Now with another first behind us (Easter Sunday) we gear up for the biggest of all firsts. Little Miss’ first birthday. But before we get to that, one of the biggest lessons I have learned this year is that as much as all of these firsts are important to us (my husband and I) they are also important to so many others. Her grandparents, uncles, aunts and close friends all take part in each of these special days whether they are in the room with us or celebrating from afar via FaceTime. We are lucky to soon be able to have many of these people together for a weekend-a late Easter celebration, an early birthday celebration- a time to have many of our favourite people in one room celebrating love and family.
No Easter Sunday is complete without attending the Αγάπη Service at church where we lit her first Easter candle also known as the lambatha (thank you Nouna and Nouno). And since it was a first a wardrobe change was in order for the yummy Easter meal γιαγιά prepared.
Wishing all of my Orthodox friends a Καλό Πάσχα!
From our home to yours wishing each and everyone of you a wonderful day. May you be surrounded by love, light and laughter!
As a member of the Greek Orthodox Church, there are some years that we celebrate Easter on the same day as the Catholics and there are years that they are different. This year is one of those years that they are different, but luckily only a week apart. Orthodox Easter is always celebrated the Sunday after Passover. This year as all of our non Orthodox friends were out on their Eater egg hunts and family luncheons, we were in church for Palm Sunday. We were preparing ourselves for the biggest week in the Orthodox Church, Holy Week. We have been (or should have been) preparing for 40 days prior to Easter with a fast that will prepare both our body and mind to welcome the Ανάσταση του Χριστού or Jesus’ Resurrection. Growing up I remember when we were in the older classes of Sunday School we were allowed the week prior to Palm Sunday to help turn the palms into crosses. When I arrived to Canada and went to my first Palm Sunday Mass we received palms as I had seen in the icons of Jesus. Now one wasn’t more right than the other it was just an observation for something that is very symbolic in our church.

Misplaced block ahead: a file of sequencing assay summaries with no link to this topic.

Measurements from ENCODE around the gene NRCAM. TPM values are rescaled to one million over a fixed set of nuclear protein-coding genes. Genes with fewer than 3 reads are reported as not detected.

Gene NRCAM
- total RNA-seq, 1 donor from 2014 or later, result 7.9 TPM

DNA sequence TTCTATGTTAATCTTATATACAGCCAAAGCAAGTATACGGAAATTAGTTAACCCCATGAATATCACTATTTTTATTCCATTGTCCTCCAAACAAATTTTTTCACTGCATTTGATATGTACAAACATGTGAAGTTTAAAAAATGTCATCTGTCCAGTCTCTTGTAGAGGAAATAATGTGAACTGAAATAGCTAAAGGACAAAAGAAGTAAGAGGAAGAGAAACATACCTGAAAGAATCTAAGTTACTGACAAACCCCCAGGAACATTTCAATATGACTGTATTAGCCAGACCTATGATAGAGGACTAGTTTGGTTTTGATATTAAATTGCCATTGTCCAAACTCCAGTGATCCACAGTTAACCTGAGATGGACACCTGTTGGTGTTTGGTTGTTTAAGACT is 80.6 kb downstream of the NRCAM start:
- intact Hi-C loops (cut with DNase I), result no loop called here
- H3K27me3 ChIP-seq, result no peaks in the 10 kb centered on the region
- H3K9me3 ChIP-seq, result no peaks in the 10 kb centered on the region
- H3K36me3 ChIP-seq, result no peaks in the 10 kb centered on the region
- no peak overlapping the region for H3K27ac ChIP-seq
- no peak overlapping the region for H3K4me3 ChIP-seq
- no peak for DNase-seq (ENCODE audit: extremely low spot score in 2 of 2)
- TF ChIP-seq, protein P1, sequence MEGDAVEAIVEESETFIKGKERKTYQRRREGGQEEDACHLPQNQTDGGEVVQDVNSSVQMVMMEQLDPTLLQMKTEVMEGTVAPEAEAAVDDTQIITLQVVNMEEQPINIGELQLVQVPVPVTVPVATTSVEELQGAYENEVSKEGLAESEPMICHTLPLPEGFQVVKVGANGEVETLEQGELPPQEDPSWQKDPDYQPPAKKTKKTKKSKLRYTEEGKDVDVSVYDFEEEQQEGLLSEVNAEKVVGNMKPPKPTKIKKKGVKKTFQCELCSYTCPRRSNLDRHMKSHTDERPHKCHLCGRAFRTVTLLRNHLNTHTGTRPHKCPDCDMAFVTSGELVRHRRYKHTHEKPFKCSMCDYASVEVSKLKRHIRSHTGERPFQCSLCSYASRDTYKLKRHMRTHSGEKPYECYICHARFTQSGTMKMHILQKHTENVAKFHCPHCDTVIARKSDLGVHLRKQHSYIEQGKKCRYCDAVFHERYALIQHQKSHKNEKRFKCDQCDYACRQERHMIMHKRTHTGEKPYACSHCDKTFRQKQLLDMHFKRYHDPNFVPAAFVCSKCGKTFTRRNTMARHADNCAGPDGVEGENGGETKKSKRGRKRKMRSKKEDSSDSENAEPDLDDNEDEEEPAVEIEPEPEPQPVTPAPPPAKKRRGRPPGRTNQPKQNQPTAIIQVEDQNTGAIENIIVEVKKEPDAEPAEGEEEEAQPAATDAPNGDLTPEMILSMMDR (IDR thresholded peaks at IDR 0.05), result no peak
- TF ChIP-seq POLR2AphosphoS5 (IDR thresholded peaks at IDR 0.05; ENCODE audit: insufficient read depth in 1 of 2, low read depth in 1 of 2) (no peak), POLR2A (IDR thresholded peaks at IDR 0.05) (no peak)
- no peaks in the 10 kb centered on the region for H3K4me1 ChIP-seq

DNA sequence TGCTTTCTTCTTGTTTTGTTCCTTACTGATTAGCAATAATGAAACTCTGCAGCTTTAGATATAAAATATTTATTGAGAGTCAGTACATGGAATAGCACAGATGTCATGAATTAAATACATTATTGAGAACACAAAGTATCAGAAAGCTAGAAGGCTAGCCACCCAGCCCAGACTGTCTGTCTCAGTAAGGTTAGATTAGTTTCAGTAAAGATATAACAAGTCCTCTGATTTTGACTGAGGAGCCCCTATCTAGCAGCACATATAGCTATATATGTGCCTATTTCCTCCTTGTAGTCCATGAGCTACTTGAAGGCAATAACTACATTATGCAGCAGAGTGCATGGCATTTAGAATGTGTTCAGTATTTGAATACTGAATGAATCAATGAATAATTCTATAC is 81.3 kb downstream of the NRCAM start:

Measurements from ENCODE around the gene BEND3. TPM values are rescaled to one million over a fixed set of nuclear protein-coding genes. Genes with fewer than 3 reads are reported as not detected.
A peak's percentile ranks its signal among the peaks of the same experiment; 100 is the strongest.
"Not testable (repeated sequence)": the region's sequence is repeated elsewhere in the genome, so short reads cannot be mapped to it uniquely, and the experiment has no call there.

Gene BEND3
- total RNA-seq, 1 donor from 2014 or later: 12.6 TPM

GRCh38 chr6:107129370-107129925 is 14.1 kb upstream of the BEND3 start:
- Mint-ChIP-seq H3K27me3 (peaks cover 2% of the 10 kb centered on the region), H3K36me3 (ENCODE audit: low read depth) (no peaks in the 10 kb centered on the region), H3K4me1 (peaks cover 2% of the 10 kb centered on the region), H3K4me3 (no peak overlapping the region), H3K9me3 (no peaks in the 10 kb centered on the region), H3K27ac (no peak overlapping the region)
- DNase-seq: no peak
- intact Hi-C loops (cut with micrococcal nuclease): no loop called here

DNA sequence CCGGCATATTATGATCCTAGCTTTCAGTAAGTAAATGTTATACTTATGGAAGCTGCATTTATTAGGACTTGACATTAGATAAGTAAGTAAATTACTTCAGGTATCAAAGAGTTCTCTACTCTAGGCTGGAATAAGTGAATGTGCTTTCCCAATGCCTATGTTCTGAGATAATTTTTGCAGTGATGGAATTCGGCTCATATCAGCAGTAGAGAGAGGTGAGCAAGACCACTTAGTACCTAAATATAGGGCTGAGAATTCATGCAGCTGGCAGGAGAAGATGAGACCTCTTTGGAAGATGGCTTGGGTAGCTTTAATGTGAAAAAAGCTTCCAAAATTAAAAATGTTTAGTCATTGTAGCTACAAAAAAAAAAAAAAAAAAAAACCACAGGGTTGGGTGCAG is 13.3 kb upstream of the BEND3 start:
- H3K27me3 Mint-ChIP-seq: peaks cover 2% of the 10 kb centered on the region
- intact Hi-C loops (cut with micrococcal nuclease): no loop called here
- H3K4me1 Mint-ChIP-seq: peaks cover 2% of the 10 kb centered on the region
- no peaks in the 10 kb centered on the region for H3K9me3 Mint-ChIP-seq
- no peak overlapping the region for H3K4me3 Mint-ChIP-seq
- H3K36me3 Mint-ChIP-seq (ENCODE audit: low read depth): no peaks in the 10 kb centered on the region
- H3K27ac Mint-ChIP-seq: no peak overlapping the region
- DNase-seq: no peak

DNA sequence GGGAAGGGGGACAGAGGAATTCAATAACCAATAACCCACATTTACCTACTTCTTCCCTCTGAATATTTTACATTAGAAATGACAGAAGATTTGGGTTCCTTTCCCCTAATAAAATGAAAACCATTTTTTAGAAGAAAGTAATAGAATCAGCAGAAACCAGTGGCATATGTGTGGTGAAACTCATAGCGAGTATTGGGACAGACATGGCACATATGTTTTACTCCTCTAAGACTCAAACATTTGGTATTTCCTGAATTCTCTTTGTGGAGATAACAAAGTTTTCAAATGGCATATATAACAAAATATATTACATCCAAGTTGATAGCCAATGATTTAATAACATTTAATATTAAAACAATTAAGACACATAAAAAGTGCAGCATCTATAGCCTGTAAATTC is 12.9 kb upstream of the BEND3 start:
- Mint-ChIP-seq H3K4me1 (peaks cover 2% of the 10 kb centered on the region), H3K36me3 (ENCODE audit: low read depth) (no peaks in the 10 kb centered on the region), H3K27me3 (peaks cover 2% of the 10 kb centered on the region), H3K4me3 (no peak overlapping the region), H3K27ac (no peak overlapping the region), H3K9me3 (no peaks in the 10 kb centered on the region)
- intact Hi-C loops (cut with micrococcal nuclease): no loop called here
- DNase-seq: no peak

Yesterday we took little Miss to mass. Yes we went later as with an 11 month old you can’t expect her to stay still for a 3+ hour service. We stood in the back and I was amazed at the number of children that were there. Yes there were some familiar faces: Penelope, Polyzois and Ioannis but there were also so many new faces. Where are all of these families? Why do they only come out twice a year? What can we do as an Orthodox community to encourage these families to come out more? These are questions to ponder but if you have any ideas please shoot them my way! Little Miss had one fit during the service and it was at the end as we were lined up to receive the palms. There wasn’t much order and she was overwhelmed but the amount of people around her (that plus no nap equals a meltdown ready to happen). To the woman who gave me a nasty look as my daughter was yelling so loud that my husband heard her in the back of the church, I apologize. I’m sorry for your actions. I’m not sorry that she yelled, but that you couldn’t show some compassion to another woman who was trying to do the best she could in the situation that she was in. Since it is Holy Week I won’t go into a rant over it but you wonder why people don’t go to our church…this could be one of them. May you find peace this Holy Week so that you can continue to be an upstanding ambassador for our church.
Palms in the shape of a cross that I would receive in my hometown church in the US.
The more traditional palms that I received at church on Sunday.